This analysis examined existing programs that are utilized in the management and care of the urban forest to identify areas of alignment and potential for green market opportunities. …The analysis identified a number of near and long-term opportunities related to green building, forest certification programs, existing programs, and regional activities. Urban wood use is reported anecdotally within green building programs and third-party forest certification programs. With further development, the use of urban wood in green building could be expanded and recognition within third-party forest certification programs could be formalized. The PEFC has announced an expanded scope of their program to include street trees and urban forests (Trees Outside Forests), which offers a pathway to third-party certification for urban forest management and urban forest products.

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Comparison of Environmental Impacts of Flooring Alternatives

By Jim Bowyer et al
Dovetail Partners
January 14, 2019
Category: Wood, Paper & Green Building
Region: United States

Homeowners, commercial building owners, designers, and builders have many floor covering options from which to choose. The differences in environmental impacts between some of these options are substantial. …Some flooring products trigger vastly greater environmental impacts than others. No flooring alternative outperforms all others in every impact category. However, systematic assessment of a wide range of impact categories shows plant-based flooring products such as wood and cork to be those generally associated with the lowest impacts, and carpeting and marble floor tiles triggering the greatest impacts. Though a natural material, wool, when used as a floor covering material, has by far the greatest environmental impact of any flooring alternative, including all other types of carpeting material.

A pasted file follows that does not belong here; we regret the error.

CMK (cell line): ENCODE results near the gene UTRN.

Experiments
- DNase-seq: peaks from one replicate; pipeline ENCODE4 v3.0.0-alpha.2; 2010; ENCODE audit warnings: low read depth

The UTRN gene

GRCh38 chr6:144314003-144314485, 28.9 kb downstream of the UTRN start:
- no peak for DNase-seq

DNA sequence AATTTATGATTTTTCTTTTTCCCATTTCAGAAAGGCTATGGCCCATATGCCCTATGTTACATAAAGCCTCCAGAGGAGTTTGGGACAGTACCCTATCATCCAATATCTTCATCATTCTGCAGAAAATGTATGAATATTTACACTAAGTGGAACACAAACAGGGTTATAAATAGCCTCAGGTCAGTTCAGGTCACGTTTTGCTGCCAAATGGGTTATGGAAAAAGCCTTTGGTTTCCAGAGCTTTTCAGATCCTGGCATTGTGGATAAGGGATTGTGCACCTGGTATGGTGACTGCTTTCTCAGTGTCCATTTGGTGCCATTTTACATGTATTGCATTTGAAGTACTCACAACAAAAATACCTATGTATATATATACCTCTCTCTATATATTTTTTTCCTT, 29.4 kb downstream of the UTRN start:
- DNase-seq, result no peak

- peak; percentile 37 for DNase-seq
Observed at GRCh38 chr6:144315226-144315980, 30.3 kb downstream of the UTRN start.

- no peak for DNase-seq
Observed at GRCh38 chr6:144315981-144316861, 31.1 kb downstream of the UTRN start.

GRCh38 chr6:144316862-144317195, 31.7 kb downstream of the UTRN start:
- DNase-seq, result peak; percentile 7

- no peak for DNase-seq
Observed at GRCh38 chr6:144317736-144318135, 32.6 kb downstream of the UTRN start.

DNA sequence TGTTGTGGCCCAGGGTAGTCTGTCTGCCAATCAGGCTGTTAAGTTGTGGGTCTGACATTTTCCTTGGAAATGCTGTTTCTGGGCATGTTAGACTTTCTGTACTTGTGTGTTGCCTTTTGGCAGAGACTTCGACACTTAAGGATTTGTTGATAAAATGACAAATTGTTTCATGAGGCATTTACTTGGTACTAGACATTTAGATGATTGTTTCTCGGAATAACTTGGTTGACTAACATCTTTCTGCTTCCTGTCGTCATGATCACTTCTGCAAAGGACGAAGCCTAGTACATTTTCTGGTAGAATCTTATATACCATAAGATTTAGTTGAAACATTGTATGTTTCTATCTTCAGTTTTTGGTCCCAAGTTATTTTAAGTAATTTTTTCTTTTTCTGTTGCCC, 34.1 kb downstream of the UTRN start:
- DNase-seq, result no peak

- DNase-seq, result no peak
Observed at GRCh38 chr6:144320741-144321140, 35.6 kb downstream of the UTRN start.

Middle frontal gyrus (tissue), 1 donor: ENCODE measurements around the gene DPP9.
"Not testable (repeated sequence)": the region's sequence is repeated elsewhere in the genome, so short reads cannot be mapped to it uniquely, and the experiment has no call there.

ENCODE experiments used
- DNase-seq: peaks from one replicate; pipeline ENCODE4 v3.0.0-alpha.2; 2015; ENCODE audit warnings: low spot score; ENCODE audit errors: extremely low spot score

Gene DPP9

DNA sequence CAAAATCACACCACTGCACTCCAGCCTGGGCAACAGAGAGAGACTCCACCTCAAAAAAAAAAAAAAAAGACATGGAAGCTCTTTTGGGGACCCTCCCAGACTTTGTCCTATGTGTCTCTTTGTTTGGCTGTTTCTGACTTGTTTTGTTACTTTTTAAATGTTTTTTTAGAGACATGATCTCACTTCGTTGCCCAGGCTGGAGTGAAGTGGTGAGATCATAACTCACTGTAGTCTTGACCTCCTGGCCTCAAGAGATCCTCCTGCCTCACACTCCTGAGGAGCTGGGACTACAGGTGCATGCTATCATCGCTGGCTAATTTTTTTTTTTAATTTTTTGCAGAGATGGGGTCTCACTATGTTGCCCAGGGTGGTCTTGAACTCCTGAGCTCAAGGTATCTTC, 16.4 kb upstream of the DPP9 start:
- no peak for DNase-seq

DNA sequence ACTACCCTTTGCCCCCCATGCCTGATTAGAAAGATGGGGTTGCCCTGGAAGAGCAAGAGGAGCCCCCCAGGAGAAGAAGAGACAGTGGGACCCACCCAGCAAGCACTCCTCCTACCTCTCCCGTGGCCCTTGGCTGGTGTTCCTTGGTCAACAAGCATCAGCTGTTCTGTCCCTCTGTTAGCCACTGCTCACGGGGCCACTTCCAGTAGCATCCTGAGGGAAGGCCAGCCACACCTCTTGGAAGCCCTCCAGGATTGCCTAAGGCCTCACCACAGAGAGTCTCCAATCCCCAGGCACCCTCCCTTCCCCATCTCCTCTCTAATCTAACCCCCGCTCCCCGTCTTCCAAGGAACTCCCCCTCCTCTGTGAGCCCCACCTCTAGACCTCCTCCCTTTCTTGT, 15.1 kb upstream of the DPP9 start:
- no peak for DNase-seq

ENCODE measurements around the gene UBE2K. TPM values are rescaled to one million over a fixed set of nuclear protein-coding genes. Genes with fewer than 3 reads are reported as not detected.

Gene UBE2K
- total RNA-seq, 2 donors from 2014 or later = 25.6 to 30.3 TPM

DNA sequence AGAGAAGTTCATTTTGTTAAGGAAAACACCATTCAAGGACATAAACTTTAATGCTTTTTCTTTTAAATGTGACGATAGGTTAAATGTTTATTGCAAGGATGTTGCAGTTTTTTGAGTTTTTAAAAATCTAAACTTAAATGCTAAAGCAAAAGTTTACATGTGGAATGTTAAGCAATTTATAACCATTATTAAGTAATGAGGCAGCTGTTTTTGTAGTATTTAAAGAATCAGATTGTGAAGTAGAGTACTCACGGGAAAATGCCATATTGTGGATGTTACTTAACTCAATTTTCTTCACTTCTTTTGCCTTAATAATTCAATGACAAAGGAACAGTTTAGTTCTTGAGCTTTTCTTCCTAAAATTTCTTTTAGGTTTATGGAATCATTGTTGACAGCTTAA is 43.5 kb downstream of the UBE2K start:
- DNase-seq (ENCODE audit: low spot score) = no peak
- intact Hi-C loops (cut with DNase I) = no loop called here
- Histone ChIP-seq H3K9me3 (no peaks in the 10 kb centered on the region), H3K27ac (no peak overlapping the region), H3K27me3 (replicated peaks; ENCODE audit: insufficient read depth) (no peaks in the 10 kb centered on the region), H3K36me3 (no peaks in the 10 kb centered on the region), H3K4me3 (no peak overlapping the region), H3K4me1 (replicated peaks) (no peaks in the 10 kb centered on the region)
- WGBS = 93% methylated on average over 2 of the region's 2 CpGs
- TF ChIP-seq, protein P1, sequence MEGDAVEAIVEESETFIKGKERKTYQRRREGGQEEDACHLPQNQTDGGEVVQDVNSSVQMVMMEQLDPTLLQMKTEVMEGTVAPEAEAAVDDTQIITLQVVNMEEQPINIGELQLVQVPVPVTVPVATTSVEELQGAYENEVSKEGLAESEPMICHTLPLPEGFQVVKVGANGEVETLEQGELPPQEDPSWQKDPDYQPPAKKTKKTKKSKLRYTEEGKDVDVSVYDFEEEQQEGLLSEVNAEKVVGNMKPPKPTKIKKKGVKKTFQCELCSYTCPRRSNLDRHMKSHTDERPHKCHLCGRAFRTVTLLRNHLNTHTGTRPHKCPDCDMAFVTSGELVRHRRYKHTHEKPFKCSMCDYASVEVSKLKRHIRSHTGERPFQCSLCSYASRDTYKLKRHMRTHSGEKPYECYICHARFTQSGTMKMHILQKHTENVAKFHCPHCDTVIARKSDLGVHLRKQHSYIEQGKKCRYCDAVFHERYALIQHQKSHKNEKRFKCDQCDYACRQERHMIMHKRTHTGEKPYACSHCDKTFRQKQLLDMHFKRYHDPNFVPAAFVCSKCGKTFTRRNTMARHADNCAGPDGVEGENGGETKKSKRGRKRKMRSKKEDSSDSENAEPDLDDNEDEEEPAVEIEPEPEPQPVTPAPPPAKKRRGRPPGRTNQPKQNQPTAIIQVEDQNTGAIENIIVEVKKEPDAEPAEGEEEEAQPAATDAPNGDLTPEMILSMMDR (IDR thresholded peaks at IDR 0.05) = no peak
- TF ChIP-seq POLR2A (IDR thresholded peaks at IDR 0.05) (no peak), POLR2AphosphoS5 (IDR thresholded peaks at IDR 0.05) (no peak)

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New GLT manufacturing project announced

Architecture and Design
January 22, 2019
Category: Wood, Paper & Green Building
Region: International

A new glue laminated tmber (GLT) production plant is to be built in Maryborough, Queensland.  Hyne Timber’s CEO, Jon Kleinschmidt says the new building will be constructed using the company’s own GLT products, manufactured at their existing plant in Maryborough. “Further, Hyne Timber remains committed to using Queensland products and services throughout delivery of this construction project with a priority on Fraser Coast businesses where possible. “Every part of this development will celebrate and showcase Queensland businesses and skills as so many businesses and people have supported us over our 137 years of operations,” Kleinschmidt says. Hyne Timber’s GLT sales manager, John Hesse says the company has been experiencing an increase in both enquiries and demand for GLT as consumers search for sustainable building solutions.

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Forestry

Researcher exposes money trail behind U.S.-based campaign to kill the oilsands

By Licia Corbella
Vancouver Sun
January 17, 2019
Category: Forestry
Region: Canada, United States

Vivian Krause

Anyone in Canada who knows anything about the target on the back of Canadian oil and gas knows the name Vivian Krause. …Krause’s name has become synonymous with the fight against the concerted effort by U.S. oil interests working to land-lock Canadian oil and gas by using environmental groups to protest against the industry with the stated aim of grinding development to a halt. …Krause said she was actually optimistic that the Tar Sands Campaign might “turn the page” and end after achieving all of those wins, but no, the pressure continues. Notley’s government then created the world’s largest boreal forest preserve, something the U.S. foundations through groups like Tides pushed for. …“(Notley’s) done everything they’ve asked for… so why is this campaign still being funded?”

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Protect the Carmi trails from logging

Letter by Michelle Parry
Pentiction Western News
January 20, 2019
Category: Forestry
Region: Canada, Canada West